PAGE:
Farming a Friendly Fire

A skill that I am happy to have, is knowing how to build a fire. Although, simply pouring gasoline over a pile of sticks and tossing a match on top of it gets the job done, it is not the same as being responsible for the creation of a well-made fire.

Ideally a fire should not require large amounts of petroleum products in order to stay alive, tending to it by using more natural substances such as dried wood and pine needles makes for a better fire.

Just like many things in life, starting small is usually the best way to start a fire. By nurturing a little flame to catch on to kindling, leaves or other small dry things, the flame can then grow and light the larger pieces of wood that surround it, until the blaze bursts forthwith a life of it’s own.

Fire is like a wild animal, in the sense that it needs air to breathe and it can be unpredictable. A good way to make sure it is getting enough air to burn, but not so much that it blows out, is to have some spaces in-between the burning logs that are large enough to allow the flames to access oxygen, but not so big that they are blown out.

The logs in a fire can shift frequently as they burn and break apart. To keep the fire going, it is important to know when a fire can be left alone, to burn by itself and when adjustments need to be made to keep it from going out.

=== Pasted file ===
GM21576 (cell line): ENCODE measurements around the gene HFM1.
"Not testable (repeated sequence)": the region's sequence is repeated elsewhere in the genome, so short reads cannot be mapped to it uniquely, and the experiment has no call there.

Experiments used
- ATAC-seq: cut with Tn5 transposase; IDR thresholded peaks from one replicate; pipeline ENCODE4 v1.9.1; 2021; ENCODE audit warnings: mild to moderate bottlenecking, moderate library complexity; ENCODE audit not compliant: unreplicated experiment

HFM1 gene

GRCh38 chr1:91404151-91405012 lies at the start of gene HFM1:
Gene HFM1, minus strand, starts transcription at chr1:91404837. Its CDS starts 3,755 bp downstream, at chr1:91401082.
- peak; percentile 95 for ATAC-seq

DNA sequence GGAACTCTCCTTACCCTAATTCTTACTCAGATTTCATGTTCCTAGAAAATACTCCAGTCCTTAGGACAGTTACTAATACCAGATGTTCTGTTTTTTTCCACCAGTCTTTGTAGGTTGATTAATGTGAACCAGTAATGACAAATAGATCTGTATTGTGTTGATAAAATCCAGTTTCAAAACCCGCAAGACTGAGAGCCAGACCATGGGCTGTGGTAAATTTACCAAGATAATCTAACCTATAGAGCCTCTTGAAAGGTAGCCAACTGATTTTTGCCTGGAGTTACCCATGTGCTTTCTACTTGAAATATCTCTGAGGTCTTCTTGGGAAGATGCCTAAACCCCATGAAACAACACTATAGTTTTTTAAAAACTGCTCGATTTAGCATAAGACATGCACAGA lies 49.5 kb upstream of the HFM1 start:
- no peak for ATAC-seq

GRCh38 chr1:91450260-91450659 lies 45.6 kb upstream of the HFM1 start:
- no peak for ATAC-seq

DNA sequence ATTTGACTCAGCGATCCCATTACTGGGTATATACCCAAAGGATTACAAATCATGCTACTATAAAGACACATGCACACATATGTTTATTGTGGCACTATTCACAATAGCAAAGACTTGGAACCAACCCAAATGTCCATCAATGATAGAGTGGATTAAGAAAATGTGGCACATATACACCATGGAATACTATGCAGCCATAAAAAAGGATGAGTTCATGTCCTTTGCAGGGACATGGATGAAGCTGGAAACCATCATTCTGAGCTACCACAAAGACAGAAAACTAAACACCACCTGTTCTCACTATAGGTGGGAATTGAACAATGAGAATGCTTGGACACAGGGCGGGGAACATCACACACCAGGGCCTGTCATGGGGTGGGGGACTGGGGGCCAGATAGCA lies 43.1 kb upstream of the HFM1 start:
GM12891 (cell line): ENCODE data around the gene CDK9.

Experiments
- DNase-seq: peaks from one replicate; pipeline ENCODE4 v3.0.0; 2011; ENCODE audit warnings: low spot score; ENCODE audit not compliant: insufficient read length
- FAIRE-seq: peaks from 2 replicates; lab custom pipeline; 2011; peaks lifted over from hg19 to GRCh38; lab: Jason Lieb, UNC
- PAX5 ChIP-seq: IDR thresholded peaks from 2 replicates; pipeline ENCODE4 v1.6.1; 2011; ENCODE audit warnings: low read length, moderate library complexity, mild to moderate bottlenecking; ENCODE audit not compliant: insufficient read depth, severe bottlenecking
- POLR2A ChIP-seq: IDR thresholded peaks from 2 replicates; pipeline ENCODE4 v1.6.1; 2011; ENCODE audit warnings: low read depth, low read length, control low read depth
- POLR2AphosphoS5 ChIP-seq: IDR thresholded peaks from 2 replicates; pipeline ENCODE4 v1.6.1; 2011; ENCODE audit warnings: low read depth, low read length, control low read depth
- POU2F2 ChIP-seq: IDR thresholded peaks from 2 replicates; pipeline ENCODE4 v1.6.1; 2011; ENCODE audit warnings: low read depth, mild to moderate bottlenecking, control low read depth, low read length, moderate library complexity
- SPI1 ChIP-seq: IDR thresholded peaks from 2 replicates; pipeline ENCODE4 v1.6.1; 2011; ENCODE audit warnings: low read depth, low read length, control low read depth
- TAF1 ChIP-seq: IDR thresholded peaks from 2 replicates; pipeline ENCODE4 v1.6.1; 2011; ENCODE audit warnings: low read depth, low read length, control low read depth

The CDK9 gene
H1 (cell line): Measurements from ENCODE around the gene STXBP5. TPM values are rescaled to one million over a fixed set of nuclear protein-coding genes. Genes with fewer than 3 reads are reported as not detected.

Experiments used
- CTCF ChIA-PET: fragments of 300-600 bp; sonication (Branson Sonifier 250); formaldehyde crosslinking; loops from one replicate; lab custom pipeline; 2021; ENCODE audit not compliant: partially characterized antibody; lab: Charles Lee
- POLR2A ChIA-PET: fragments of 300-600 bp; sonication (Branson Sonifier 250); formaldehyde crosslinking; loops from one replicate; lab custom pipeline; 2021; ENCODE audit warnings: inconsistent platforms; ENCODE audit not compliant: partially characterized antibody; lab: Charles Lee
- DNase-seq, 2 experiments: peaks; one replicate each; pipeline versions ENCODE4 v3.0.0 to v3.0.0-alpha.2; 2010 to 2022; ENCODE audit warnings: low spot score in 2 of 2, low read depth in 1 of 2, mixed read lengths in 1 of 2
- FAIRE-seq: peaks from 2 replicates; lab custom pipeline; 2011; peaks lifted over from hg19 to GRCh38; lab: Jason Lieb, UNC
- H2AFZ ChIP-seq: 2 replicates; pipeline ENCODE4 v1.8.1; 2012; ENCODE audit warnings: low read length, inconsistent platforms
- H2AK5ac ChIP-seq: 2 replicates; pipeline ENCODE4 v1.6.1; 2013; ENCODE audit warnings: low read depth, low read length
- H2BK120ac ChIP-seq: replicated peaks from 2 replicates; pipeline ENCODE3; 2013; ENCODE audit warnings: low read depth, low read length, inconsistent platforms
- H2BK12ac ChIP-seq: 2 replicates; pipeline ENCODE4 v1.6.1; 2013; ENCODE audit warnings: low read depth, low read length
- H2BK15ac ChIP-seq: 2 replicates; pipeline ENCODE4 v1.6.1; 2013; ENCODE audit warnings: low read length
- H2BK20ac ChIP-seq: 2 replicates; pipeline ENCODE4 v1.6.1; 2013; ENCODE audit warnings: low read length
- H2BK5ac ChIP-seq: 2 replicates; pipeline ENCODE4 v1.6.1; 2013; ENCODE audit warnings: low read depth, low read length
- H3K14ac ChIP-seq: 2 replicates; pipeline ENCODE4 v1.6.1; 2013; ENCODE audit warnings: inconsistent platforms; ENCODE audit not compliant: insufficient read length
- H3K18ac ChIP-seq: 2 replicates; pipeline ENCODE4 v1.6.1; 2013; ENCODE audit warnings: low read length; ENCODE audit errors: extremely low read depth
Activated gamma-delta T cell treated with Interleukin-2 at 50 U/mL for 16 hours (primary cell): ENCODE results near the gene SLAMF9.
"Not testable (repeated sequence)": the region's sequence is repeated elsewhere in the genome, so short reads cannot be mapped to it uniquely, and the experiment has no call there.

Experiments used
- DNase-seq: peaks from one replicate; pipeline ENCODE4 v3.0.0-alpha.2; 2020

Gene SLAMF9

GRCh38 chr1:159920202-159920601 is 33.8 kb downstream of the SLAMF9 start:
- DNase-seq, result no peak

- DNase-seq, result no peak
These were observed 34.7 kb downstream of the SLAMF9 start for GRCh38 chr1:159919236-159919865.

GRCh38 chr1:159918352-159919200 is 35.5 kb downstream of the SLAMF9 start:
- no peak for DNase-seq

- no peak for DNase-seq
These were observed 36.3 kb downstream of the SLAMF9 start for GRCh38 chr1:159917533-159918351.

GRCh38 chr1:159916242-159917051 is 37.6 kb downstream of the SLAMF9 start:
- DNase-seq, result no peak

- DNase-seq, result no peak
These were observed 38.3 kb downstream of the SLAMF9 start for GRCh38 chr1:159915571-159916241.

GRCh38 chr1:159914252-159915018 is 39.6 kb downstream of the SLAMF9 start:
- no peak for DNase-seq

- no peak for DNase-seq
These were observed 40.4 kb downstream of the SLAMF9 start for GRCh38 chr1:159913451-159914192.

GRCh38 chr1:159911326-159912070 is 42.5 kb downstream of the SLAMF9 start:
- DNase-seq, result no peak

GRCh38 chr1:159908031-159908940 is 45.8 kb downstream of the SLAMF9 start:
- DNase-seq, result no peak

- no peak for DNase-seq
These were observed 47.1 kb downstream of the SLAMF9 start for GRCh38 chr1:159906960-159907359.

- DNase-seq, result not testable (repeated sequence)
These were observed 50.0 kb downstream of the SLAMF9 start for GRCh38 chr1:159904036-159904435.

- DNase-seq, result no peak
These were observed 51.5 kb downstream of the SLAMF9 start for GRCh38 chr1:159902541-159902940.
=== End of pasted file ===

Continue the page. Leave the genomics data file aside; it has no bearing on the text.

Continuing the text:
Putting out a fire is just as important as making sure it burns well. If it is not extinguished correctly, then it could prove to be hazardous to the surrounding area, setting it on fire and causing widespread destruction.


4 responses to “Farming a Friendly Fire

  1. From now on when I see a campfire I’ll think of a wild animal–or maybe also a domesticated one. Your analogy is fascinating. And sure enough, as I type this, my big dog is napping at my feet, kind of like a dormant fire warming everything nearby, ruffling the air with his soft snores 🙂

  2. I really like how you added that last paragraph in there. After going through the whole Waldo Canyon Fire ordeal (which was human-caused), it is comforting to know that some people out there are also concerned with the possible devastation!

  3. Based on my post about Farming a Friendly Fire, it seems that I like to learn things by doing them. By trying something (building a fire) myself, I could probably learn more about it than by simply hearing, reading or watching someone else do it. Being able to accomplish something through my own efforts is important and rewarding, because it exhibits both aptitude and determination to accomplish something without taking a shortcut. I’m not saying that it is better to reinvent the wheel every time a wheel is needed, but standing on the shoulders of giants does not make you taller than a giant.
    I learn well in situations where people have a driving passion for the subject and an openness for what can be learned. I also enjoy hands on learning, where learning and doing go hand-in-hand and can work off of each other to achieve an even broader learning experience. The motivation that I have for learning comes from a desire for a greater understanding in general. The Realization that there is so much knowledge in the world and that there are even more things yet to be discovered is a humbling concept. Learning should not only be done while in school, learning should be lifelong.

  4. Pingback: Final Blogfolio | with a tender heart·

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